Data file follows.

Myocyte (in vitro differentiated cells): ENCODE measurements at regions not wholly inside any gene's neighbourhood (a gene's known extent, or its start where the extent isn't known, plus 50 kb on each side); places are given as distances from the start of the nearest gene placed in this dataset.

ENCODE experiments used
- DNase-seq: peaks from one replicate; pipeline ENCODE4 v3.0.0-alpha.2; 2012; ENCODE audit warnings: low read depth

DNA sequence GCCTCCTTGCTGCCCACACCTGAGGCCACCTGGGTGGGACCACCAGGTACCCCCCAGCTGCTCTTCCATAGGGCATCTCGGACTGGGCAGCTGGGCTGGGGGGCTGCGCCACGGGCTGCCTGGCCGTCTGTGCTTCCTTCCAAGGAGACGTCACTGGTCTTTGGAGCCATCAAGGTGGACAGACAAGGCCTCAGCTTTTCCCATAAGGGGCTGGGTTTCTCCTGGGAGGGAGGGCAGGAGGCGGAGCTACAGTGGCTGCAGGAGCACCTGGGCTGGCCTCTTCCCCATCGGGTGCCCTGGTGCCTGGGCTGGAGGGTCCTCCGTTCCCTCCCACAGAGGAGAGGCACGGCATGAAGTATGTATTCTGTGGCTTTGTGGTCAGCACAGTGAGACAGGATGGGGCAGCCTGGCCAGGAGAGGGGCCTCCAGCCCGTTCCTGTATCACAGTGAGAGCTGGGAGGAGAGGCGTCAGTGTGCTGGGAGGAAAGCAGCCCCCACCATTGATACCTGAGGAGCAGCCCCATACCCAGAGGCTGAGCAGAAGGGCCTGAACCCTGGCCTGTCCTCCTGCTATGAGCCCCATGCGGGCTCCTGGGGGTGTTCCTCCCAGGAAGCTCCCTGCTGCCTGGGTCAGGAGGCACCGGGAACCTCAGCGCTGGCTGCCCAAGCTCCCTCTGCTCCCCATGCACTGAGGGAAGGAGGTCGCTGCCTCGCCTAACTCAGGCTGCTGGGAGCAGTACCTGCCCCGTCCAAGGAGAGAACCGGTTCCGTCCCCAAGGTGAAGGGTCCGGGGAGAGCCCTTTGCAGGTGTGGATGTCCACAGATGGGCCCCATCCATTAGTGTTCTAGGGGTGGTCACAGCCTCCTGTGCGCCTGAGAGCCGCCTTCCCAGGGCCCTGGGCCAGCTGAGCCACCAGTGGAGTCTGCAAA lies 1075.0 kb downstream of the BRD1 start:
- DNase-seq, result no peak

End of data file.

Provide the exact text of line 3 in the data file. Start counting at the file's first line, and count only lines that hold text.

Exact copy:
- DNase-seq: peaks from one replicate; pipeline ENCODE4 v3.0.0-alpha.2; 2012; ENCODE audit warnings: low read depth